By MALUM NALU
Morobe Mining Joint Ventures has denied any knowledge of the fish deaths in the Markham River of Morobe province thid week.
This follows local villagers discovering dead fish and eels floating on the Markham River and demanding an investigation from relevant authorities.
Affected communities are from Wampit, Oomsis, Potsie, Markham Bridge and three Labu villages.
David Wissink, general manager - sustainability and external relations with MMJV, said yesterday (Friday, Feb 17) that officers from Department of Environment and Conservation and Mineral Resources Authority would visit the site today.
“It is not known what has caused the fish deaths, however, such occurrences are a well-documented phenomenon throughout the world and are usually caused by depletion in dissolved oxygen in the water,” he said.
“The greatest impact on the river system in the area at the moment is the Kumalu mudslide where cubic kilometres of sediment have entered the river system due to the heavy rain.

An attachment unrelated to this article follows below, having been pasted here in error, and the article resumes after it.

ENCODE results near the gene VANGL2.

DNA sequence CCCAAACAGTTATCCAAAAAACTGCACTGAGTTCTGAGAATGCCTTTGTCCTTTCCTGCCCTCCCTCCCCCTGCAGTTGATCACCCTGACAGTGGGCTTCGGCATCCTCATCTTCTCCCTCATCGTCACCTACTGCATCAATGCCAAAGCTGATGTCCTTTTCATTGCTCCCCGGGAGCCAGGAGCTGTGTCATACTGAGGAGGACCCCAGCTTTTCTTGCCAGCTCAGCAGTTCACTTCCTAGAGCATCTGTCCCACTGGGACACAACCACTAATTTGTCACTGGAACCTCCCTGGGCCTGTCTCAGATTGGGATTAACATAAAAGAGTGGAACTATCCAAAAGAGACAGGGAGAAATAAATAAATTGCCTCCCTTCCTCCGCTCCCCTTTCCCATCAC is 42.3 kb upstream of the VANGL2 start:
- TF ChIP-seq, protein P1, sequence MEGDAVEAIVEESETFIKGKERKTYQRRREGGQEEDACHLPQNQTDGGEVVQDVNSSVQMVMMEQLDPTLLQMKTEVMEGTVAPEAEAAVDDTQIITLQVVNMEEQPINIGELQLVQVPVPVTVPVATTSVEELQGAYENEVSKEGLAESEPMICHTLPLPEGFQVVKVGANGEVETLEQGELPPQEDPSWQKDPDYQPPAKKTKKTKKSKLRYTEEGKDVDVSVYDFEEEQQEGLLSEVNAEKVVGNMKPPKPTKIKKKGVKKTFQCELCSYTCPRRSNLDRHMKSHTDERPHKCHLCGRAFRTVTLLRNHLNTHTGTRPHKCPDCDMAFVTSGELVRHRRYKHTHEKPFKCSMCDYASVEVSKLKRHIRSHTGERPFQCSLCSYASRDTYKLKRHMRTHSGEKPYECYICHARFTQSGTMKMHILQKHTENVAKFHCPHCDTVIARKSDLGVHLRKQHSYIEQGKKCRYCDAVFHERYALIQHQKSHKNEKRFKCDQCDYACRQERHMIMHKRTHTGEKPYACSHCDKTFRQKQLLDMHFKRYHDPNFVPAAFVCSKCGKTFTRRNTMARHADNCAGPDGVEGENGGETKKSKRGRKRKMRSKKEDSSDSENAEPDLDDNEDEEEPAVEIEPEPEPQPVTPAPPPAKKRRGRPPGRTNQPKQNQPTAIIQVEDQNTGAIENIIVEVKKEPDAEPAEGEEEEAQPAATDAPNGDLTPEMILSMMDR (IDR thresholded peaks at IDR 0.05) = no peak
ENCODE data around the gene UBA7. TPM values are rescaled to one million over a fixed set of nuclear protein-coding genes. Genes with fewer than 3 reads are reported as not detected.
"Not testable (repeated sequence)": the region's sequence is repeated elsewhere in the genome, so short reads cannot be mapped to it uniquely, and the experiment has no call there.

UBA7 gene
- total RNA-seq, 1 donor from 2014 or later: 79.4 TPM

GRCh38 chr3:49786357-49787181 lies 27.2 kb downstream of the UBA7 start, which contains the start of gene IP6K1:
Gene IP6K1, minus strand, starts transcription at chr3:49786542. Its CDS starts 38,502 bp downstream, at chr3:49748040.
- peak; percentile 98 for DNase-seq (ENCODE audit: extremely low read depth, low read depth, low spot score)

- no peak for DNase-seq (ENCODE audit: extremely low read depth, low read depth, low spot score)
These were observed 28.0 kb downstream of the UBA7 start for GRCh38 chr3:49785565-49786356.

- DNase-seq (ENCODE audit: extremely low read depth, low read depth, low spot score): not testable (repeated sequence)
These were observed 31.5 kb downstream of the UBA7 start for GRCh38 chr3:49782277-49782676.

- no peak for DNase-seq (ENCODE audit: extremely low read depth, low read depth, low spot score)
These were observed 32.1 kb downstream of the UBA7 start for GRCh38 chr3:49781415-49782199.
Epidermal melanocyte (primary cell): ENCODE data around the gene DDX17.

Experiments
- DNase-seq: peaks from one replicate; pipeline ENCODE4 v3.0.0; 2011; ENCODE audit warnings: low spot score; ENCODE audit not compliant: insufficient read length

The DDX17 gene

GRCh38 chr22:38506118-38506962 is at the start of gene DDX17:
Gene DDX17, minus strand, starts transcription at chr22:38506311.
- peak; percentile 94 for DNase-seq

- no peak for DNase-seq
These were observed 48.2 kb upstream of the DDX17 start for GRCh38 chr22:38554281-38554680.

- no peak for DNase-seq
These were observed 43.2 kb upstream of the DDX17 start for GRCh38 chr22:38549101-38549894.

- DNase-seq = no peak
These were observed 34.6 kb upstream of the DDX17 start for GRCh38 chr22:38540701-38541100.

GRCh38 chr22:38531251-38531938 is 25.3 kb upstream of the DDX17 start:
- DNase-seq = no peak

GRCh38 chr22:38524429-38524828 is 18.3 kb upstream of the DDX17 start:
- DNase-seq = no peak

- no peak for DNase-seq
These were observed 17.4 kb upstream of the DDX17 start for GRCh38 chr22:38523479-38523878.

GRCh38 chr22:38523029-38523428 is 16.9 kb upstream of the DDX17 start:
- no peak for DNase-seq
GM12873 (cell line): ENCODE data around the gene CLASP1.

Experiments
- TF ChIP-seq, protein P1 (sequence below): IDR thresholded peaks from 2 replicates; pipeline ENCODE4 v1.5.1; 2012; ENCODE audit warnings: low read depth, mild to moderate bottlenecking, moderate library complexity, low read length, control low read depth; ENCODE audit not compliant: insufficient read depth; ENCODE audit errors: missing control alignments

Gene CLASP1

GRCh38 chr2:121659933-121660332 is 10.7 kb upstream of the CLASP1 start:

“The Hidden Valley mine was alerted Wednesday (Feb 15) by locals from Chiatz village near the confluence of the Watut and Markham Rivers of approximately 500 dead fish and prawns.
“This location is 162km downstream from the mine site.
“The Hidden Valley Joint Ventures environment team has contacted the DEC about the incident but there is nothing that would point to the mine’s involvement in this matter.
“The mine has agreed to provide environmental support to help identify the cause.
“The quality of the water discharged from the Hidden Valley mine operations is monitored on a daily basis and is reported to the DEC weekly and monthly.
“There are no abnormalities in the Hidden Valley water quality data as it is well within compliance parameters.”